Troubleshooting Handbook: Types

⚠️ Have you read the TypeScript FAQ Your answer might be there!

Facing weird type errors? You aren't alone. This is the hardest part of using TypeScript with React. Be patient - you are learning a new language after all. However, the more you get good at this, the less time you'll be working against the compiler and the more the compiler will be working for you!

Try to avoid typing with any as much as possible to experience the full benefits of TypeScript. Instead, let's try to be familiar with some of the common strategies to solve these issues.

Union Types and Type Guarding

Union types are handy for solving some of these typing problems:

class App extends React.Component<
count: number | null; // like this
> {
state = {
count: null,
render() {
return <div onClick={() => this.increment(1)}>{this.state.count}</div>;
increment = (amt: number) => {
this.setState((state) => ({
count: (state.count || 0) + amt,

View in the TypeScript Playground

Type Guarding: Sometimes Union Types solve a problem in one area but create another downstream. If A and B are both object types, A | B isn't "either A or B", it is "A or B or both at once", which causes some confusion if you expected it to be the former. Learn how to write checks, guards, and assertions (also see the Conditional Rendering section below). For example:

interface Admin {
role: string;
interface User {
email: string;
// Method 1: use `in` keyword
function redirect(user: Admin | User) {
if ("role" in user) {
// use the `in` operator for typeguards since TS 2.7+
} else {
// Method 2: custom type guard, does the same thing in older TS versions or where `in` isnt enough
function isAdmin(user: Admin | User): user is Admin {
return (user as any).role !== undefined;

View in the TypeScript Playground

Method 2 is also known as User-Defined Type Guards and can be really handy for readable code. This is how TS itself refines types with typeof and instanceof.

If you need if...else chains or the switch statement instead, it should "just work", but look up Discriminated Unions if you need help. (See also: Basarat's writeup). This is handy in typing reducers for useReducer or Redux.

Optional Types

If a component has an optional prop, add a question mark and assign during destructure (or use defaultProps).

class MyComponent extends React.Component<{
message?: string; // like this
}> {
render() {
const { message = "default" } = this.props;
return <div>{message}</div>;

You can also use a ! character to assert that something is not undefined, but this is not encouraged.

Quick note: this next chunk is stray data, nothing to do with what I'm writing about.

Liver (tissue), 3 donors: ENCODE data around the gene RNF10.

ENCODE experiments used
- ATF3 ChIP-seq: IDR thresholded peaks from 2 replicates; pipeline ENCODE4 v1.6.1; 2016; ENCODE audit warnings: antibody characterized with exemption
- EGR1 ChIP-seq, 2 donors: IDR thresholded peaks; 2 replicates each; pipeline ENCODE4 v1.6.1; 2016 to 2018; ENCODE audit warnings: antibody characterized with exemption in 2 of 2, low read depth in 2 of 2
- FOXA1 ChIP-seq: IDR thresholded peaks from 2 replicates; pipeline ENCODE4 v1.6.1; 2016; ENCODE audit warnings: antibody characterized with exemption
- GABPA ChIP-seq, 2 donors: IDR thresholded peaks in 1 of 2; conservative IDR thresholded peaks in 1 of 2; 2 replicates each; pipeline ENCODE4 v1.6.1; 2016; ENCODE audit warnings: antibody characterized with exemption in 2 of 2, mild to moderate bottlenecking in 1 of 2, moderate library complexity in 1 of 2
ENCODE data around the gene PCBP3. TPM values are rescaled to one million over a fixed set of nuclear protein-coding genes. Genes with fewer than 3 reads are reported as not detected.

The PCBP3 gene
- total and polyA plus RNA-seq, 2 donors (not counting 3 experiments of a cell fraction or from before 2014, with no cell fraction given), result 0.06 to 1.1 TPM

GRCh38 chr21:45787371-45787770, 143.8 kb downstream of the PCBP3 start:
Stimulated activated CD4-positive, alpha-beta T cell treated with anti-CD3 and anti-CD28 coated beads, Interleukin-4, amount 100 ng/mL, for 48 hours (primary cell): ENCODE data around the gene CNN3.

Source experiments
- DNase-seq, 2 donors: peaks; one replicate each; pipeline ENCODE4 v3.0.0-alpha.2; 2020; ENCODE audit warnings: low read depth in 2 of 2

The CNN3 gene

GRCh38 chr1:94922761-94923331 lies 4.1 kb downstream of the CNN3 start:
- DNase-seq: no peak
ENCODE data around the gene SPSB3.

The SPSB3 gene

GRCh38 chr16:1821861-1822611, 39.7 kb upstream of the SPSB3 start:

Something to add? File an issue with your suggestions!

Enum Types

Enums in TypeScript default to numbers. You will usually want to use them as strings instead:

export enum ButtonSizes {
default = "default",
small = "small",
large = "large",


export const PrimaryButton = (
props: Props & React.HTMLProps<HTMLButtonElement>
) => <Button size={ButtonSizes.default} {...props} />;

A simpler alternative to enum is just declaring a bunch of strings with union:

export declare type Position = "left" | "right" | "top" | "bottom";

This is handy because TypeScript will throw errors when you mistype a string for your props.

Type Assertion

Sometimes you know better than TypeScript that the type you're using is narrower than it thinks, or union types need to be asserted to a more specific type to work with other APIs, so assert with the as keyword. This tells the compiler you know better than it does.

class MyComponent extends React.Component<{
message: string;
}> {
render() {
const { message } = this.props;
return (
<Component2 message={message as SpecialMessageType}>{message}</Component2>

View in the TypeScript Playground

Note that you cannot assert your way to anything - basically it is only for refining types. Therefore it is not the same as "casting" a type.

You can also assert a property is non-null, when accessing it:

element.parentNode!.removeChild(element) // ! before the period
myFunction(document.getElementById(!)! // ! after the property accessing
let userID!: string // definite assignment assertion... be careful!

Of course, try to actually handle the null case instead of asserting :)

Simulating Nominal Types

TS' structural typing is handy, until it is inconvenient. However you can simulate nominal typing with type branding:

type OrderID = string & { readonly brand: unique symbol };
type UserID = string & { readonly brand: unique symbol };
type ID = OrderID | UserID;

We can create these values with the Companion Object Pattern:

function OrderID(id: string) {
return id as OrderID;
function UserID(id: string) {
return id as UserID;

Now TypeScript will disallow you from using the wrong ID in the wrong place:

function queryForUser(id: UserID) {
// ...
queryForUser(OrderID("foobar")); // Error, Argument of type 'OrderID' is not assignable to parameter of type 'UserID'

In future you can use the unique keyword to brand. See this PR.

Intersection Types

Adding two types together can be handy, for example when your component is supposed to mirror the props of a native component like a button:

export interface Props {
label: string;
export const PrimaryButton = (
props: Props & React.HTMLProps<HTMLButtonElement> // adding my Props together with the @types/react button provided props
) => <Button {...props} />;

You can also use Intersection Types to make reusable subsets of props for similar components:

type BaseProps = {
className?: string,
style?: React.CSSProperties
name: string // used in both